In any legal contest, the burden of proof has always rested with the prosecution or the person who brings the action in the lawsuit. The prosecutor has the onerous duty to prove the allegation with the support of credible evidence. It is not the responsibility of the accused to prove in court that he or she is innocent.


Therefore, when you hear that the burden of proof rests with the prosecution, all it means is that, it is the obligation or duty of the prosecution to prove that the evidence they have presented in court is rock solid. In a criminal case, most often, a prosecutor bears the burden of proof.


The prosecution in a criminal case must present solid evidence to the court or jury that the accused person did commit the crime. It is not enough to accuse! You need to prove beyond every reasonable doubt. You need to prove that the accused is in fact guilty.


This brings us to the pending Supreme Court (SC) petition case initiated by Nana Akufo-Addo and Co whereby they have made loads of allegations but their only available evidence are thousands of pink sheets. Worse still, they have not been able to produce anybody or anything outside the pink sheets to support their claims.


If you claim that somebody stole your goat and you go to court, you must prove that you either saw the person stealing your goat or somebody saw the accused stealing your goat. It is definitely not enough to make that allegation based on circumstantial evidence.


Yet, we have Nana Akufo-Addo who does not even know the number of pink sheets he submitted to the SC sitting in front of his laptop and making allegations based on laptop analysis. And strangely enough he wants the SC Justices to run with such bogus claims.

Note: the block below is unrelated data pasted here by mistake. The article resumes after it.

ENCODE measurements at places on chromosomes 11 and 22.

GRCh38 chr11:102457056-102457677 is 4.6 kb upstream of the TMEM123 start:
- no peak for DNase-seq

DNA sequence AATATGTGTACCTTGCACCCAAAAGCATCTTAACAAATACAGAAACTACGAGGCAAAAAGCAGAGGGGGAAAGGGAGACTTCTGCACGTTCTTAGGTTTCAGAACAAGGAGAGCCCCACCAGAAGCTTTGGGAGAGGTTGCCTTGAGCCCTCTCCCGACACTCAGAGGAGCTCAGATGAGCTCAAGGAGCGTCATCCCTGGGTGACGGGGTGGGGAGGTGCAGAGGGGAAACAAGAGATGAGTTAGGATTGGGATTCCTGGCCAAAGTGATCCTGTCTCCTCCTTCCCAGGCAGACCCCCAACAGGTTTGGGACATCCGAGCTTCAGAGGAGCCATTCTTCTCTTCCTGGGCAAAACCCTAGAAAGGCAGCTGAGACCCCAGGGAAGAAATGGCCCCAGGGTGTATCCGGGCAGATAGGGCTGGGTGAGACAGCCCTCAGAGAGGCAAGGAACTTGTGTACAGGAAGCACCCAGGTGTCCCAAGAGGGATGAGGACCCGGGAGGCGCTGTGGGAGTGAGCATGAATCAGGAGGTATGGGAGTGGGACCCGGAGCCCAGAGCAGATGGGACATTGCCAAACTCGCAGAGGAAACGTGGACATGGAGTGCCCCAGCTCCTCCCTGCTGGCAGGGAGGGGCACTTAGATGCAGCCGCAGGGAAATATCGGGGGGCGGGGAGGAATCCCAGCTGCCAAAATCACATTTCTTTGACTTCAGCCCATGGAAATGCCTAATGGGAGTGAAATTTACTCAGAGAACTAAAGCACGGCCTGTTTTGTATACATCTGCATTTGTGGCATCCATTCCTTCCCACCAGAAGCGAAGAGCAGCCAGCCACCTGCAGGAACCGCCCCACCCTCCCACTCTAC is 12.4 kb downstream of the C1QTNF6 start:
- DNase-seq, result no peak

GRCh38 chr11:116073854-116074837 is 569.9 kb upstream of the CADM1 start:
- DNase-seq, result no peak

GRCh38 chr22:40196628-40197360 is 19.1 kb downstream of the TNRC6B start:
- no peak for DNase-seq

In court, we all saw that the NPP folks with all their so-called knowledge do not know the laws regulating the conduct of elections in the country. That is why they sought to give their own interpretations of what they thought the electoral laws should be. Their knowledge of how the Electoral Commission (EC) operates is highly subjective and we saw Dr Bawumia who thought he could equate academic brilliance with evidence in court proceedings struggling very badly. How sad!


It is in this vein that Philip Addison, lead counsel for the NPP, was caught off guard when one of the justices asked if his explanation on how many pink sheets he submitted to the SC? addresses the evidential burden of prove. Addison who did not know what to say was forced to simply answer, ?Yes it does?. Just that? Was that all Addison could say?


But Addison may have forgotten that to date Akufo-Addo has not been able to furnish the SC with any other evidence apart from pink sheets. And to make matters worse, Bawumia told the court that he and the NDC and the EC were not at the over 11,000 polling stations to witness any irregularities, malpractices, vote padding, unsigned pink sheets, stealing or any other allegation you can imagine.


So where is the solid evidence? In what situation did Philip Addison discharge the burden of proof? How was he able to prove beyond every reasonable doubt that President Mahama and the EC stole the elections from him? Was Addison able to prove in court that the EC colluded with presiding officers not to sign some of the pink sheets in order to help President Mahama win the election?



Was Addison able to prove that the EC has used serial numbers on pink sheets in past elections to declare elections, therefore, the duplicated serial numbers on the pink sheets made Akufo-Addo to lose the election? Or was Addison able to convince the court that the EC deliberately duplicated serial numbers on the pink sheets to steal the results from Akufo-Addo?


Did we hear Philip Addison proving that the EC stole votes from Akufo-Addo and gave them President Mahama? These are some of the questions which the Justices would ask before determining the outcome of the petition case. Therefore, the high decibel hope being exhibited by the NPP supporters must be toned down because they have not been able to discharge the burden of proof in this bogus case.


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